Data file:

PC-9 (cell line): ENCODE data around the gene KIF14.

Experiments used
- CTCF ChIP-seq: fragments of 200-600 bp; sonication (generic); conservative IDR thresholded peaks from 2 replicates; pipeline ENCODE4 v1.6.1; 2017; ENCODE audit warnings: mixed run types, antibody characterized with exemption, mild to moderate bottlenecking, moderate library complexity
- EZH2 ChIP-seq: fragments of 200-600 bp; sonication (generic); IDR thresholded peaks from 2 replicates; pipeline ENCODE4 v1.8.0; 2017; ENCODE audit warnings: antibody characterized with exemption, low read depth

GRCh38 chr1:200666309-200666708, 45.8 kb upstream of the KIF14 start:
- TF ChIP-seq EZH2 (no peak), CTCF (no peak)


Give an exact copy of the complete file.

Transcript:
PC-9 (cell line): ENCODE data around the gene KIF14.

Experiments used
- CTCF ChIP-seq: fragments of 200-600 bp; sonication (generic); conservative IDR thresholded peaks from 2 replicates; pipeline ENCODE4 v1.6.1; 2017; ENCODE audit warnings: mixed run types, antibody characterized with exemption, mild to moderate bottlenecking, moderate library complexity
- EZH2 ChIP-seq: fragments of 200-600 bp; sonication (generic); IDR thresholded peaks from 2 replicates; pipeline ENCODE4 v1.8.0; 2017; ENCODE audit warnings: antibody characterized with exemption, low read depth

GRCh38 chr1:200666309-200666708, 45.8 kb upstream of the KIF14 start:
- TF ChIP-seq EZH2 (no peak), CTCF (no peak)